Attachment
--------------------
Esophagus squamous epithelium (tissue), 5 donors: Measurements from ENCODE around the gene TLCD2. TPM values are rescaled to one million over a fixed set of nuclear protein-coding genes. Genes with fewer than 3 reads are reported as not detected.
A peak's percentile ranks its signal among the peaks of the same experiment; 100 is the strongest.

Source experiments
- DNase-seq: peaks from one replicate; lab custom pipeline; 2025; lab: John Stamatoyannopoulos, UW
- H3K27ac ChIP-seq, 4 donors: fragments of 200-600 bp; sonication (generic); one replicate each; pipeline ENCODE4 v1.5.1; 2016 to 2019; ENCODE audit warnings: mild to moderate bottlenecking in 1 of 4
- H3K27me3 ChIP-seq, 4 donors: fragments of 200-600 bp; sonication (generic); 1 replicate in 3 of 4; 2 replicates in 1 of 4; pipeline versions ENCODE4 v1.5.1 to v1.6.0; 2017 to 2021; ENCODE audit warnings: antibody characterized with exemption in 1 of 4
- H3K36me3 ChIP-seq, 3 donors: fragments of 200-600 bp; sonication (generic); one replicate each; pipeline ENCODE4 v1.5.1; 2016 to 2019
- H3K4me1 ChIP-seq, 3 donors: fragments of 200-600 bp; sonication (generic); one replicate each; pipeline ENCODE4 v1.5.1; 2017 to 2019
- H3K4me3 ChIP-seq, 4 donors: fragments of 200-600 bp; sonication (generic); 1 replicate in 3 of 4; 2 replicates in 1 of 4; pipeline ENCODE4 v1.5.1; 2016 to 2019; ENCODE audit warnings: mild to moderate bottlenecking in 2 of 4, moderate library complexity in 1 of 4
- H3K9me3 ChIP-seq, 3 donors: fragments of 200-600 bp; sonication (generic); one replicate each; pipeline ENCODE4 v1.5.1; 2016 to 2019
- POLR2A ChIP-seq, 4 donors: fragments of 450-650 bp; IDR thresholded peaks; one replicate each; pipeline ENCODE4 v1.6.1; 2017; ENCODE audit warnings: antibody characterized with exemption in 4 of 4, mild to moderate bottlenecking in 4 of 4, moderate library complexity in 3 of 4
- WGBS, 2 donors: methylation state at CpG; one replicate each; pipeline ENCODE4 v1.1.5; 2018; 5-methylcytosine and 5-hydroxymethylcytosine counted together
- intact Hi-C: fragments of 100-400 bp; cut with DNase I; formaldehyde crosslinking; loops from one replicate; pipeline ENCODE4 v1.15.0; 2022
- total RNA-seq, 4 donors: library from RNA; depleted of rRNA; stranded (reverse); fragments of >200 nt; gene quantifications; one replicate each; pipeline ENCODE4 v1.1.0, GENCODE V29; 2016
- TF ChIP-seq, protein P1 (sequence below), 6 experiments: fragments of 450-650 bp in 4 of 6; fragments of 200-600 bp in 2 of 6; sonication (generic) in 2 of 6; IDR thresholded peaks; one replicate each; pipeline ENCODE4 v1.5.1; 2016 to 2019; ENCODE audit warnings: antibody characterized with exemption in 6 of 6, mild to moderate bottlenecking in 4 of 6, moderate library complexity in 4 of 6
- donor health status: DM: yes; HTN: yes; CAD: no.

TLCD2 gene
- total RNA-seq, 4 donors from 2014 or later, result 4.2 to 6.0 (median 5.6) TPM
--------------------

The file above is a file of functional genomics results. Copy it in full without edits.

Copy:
Esophagus squamous epithelium (tissue), 5 donors: Measurements from ENCODE around the gene TLCD2. TPM values are rescaled to one million over a fixed set of nuclear protein-coding genes. Genes with fewer than 3 reads are reported as not detected.
A peak's percentile ranks its signal among the peaks of the same experiment; 100 is the strongest.

Source experiments
- DNase-seq: peaks from one replicate; lab custom pipeline; 2025; lab: John Stamatoyannopoulos, UW
- H3K27ac ChIP-seq, 4 donors: fragments of 200-600 bp; sonication (generic); one replicate each; pipeline ENCODE4 v1.5.1; 2016 to 2019; ENCODE audit warnings: mild to moderate bottlenecking in 1 of 4
- H3K27me3 ChIP-seq, 4 donors: fragments of 200-600 bp; sonication (generic); 1 replicate in 3 of 4; 2 replicates in 1 of 4; pipeline versions ENCODE4 v1.5.1 to v1.6.0; 2017 to 2021; ENCODE audit warnings: antibody characterized with exemption in 1 of 4
- H3K36me3 ChIP-seq, 3 donors: fragments of 200-600 bp; sonication (generic); one replicate each; pipeline ENCODE4 v1.5.1; 2016 to 2019
- H3K4me1 ChIP-seq, 3 donors: fragments of 200-600 bp; sonication (generic); one replicate each; pipeline ENCODE4 v1.5.1; 2017 to 2019
- H3K4me3 ChIP-seq, 4 donors: fragments of 200-600 bp; sonication (generic); 1 replicate in 3 of 4; 2 replicates in 1 of 4; pipeline ENCODE4 v1.5.1; 2016 to 2019; ENCODE audit warnings: mild to moderate bottlenecking in 2 of 4, moderate library complexity in 1 of 4
- H3K9me3 ChIP-seq, 3 donors: fragments of 200-600 bp; sonication (generic); one replicate each; pipeline ENCODE4 v1.5.1; 2016 to 2019
- POLR2A ChIP-seq, 4 donors: fragments of 450-650 bp; IDR thresholded peaks; one replicate each; pipeline ENCODE4 v1.6.1; 2017; ENCODE audit warnings: antibody characterized with exemption in 4 of 4, mild to moderate bottlenecking in 4 of 4, moderate library complexity in 3 of 4
- WGBS, 2 donors: methylation state at CpG; one replicate each; pipeline ENCODE4 v1.1.5; 2018; 5-methylcytosine and 5-hydroxymethylcytosine counted together
- intact Hi-C: fragments of 100-400 bp; cut with DNase I; formaldehyde crosslinking; loops from one replicate; pipeline ENCODE4 v1.15.0; 2022
- total RNA-seq, 4 donors: library from RNA; depleted of rRNA; stranded (reverse); fragments of >200 nt; gene quantifications; one replicate each; pipeline ENCODE4 v1.1.0, GENCODE V29; 2016
- TF ChIP-seq, protein P1 (sequence below), 6 experiments: fragments of 450-650 bp in 4 of 6; fragments of 200-600 bp in 2 of 6; sonication (generic) in 2 of 6; IDR thresholded peaks; one replicate each; pipeline ENCODE4 v1.5.1; 2016 to 2019; ENCODE audit warnings: antibody characterized with exemption in 6 of 6, mild to moderate bottlenecking in 4 of 6, moderate library complexity in 4 of 6
- donor health status: DM: yes; HTN: yes; CAD: no.

TLCD2 gene
- total RNA-seq, 4 donors from 2014 or later, result 4.2 to 6.0 (median 5.6) TPM